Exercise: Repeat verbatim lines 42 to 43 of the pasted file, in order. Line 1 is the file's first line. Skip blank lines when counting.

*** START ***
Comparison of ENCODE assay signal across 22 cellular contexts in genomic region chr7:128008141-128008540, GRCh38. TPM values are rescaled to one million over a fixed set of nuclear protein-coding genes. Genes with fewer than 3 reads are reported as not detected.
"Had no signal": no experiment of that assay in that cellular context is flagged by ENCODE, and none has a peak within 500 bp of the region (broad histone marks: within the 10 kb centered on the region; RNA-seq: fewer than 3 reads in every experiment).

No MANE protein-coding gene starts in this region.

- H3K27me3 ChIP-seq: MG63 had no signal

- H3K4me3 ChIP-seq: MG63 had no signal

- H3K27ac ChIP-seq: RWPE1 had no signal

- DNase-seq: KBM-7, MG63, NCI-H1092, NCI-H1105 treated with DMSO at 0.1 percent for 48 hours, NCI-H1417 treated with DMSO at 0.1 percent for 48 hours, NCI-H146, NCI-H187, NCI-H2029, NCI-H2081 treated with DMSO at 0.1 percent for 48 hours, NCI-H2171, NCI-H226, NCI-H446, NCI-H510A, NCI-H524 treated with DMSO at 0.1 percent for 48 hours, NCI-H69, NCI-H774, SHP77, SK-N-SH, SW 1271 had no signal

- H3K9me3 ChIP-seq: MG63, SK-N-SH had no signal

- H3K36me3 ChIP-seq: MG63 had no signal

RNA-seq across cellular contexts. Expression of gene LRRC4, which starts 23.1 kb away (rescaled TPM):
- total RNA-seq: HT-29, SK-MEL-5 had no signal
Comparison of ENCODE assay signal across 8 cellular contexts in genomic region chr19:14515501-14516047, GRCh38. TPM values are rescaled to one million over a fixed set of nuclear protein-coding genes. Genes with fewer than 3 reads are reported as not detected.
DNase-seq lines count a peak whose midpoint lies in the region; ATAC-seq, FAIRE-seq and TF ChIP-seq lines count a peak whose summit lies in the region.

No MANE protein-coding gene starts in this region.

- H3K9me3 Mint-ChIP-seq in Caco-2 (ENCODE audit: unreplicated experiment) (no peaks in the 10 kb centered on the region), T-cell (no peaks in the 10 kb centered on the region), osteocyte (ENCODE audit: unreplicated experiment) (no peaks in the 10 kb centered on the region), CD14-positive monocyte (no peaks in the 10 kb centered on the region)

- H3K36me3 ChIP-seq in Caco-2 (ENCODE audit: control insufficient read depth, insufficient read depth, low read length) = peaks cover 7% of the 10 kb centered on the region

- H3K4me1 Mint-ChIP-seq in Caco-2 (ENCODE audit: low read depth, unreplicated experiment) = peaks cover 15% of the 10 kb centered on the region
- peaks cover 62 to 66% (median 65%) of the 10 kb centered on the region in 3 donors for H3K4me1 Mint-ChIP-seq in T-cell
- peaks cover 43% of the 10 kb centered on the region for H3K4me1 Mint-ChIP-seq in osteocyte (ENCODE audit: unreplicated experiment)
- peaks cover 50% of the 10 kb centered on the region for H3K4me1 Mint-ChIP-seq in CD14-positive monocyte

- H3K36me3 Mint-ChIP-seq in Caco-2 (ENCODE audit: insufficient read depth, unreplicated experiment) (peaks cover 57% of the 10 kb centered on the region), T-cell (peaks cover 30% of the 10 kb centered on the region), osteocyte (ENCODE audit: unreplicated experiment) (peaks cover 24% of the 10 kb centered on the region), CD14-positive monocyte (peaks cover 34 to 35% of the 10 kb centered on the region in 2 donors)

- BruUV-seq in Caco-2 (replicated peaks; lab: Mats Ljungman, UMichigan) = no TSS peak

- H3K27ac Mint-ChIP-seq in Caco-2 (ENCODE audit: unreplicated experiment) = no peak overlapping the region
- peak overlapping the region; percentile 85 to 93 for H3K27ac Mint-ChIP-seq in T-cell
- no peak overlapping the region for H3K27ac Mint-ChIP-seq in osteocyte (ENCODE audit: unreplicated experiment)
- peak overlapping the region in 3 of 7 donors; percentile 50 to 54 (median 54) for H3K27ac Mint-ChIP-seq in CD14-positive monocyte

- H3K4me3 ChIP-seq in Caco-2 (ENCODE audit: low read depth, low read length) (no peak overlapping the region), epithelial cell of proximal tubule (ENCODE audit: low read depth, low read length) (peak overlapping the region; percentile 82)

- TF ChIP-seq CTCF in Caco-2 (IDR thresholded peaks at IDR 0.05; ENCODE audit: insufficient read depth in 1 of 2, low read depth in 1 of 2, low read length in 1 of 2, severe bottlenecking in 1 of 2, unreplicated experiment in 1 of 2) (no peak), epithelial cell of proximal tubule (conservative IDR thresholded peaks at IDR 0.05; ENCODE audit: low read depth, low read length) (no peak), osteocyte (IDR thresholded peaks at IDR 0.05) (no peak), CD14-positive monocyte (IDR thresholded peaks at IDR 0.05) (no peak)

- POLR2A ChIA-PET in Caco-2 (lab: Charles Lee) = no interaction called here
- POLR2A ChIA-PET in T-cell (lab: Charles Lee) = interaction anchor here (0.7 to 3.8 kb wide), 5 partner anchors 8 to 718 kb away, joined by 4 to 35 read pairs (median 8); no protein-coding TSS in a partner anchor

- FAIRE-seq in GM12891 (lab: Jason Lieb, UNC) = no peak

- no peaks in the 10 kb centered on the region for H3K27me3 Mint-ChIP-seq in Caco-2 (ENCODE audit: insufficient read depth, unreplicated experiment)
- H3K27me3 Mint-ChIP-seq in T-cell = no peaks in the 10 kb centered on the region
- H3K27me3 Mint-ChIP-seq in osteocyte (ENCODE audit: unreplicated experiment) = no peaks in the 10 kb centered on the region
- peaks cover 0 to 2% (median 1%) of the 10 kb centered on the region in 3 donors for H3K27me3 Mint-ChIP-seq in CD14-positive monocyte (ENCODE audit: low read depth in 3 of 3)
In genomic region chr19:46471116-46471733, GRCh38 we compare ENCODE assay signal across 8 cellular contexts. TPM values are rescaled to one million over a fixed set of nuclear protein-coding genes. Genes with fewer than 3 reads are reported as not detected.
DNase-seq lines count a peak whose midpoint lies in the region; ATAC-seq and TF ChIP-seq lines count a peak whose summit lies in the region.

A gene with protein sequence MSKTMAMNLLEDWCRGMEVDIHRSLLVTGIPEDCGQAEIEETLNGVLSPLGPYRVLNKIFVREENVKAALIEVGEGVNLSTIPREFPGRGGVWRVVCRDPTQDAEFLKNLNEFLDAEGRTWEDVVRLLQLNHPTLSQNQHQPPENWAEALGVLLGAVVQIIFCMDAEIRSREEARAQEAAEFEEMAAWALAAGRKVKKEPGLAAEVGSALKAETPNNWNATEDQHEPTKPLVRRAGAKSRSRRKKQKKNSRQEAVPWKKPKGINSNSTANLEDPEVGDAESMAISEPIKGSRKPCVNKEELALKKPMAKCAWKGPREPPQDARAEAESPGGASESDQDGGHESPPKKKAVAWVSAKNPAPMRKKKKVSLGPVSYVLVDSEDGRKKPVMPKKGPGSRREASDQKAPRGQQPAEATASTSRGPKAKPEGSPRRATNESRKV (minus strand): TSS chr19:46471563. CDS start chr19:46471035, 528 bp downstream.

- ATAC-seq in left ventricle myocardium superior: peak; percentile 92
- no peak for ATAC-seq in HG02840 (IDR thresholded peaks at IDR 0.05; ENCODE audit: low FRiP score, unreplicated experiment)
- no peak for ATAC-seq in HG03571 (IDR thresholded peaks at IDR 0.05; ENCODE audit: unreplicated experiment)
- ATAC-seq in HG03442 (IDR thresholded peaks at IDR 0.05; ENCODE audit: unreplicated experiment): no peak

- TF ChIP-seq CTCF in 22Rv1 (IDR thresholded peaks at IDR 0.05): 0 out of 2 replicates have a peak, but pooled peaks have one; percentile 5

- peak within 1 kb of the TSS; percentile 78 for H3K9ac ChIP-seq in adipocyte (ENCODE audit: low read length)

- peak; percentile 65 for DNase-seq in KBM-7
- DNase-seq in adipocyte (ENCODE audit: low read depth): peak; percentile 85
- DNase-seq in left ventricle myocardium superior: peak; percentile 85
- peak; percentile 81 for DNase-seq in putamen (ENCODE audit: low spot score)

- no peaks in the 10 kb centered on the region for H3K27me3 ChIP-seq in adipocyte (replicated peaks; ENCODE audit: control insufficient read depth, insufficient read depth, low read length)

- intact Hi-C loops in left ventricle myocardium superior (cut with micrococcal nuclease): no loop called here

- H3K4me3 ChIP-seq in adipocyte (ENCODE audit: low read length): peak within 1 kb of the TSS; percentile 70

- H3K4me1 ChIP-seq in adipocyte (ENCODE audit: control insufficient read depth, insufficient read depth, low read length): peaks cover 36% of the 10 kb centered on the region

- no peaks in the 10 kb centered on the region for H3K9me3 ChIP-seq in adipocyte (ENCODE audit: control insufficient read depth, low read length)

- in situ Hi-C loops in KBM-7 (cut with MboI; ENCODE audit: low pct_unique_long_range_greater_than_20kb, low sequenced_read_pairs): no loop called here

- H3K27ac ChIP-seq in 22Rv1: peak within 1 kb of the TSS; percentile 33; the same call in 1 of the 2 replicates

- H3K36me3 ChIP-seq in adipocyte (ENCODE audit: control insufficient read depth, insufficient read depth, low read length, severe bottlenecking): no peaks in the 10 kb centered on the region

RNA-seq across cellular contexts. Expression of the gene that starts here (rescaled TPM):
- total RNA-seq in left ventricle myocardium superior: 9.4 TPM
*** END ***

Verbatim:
- ATAC-seq in HG03442 (IDR thresholded peaks at IDR 0.05; ENCODE audit: unreplicated experiment): no peak

- TF ChIP-seq CTCF in 22Rv1 (IDR thresholded peaks at IDR 0.05): 0 out of 2 replicates have a peak, but pooled peaks have one; percentile 5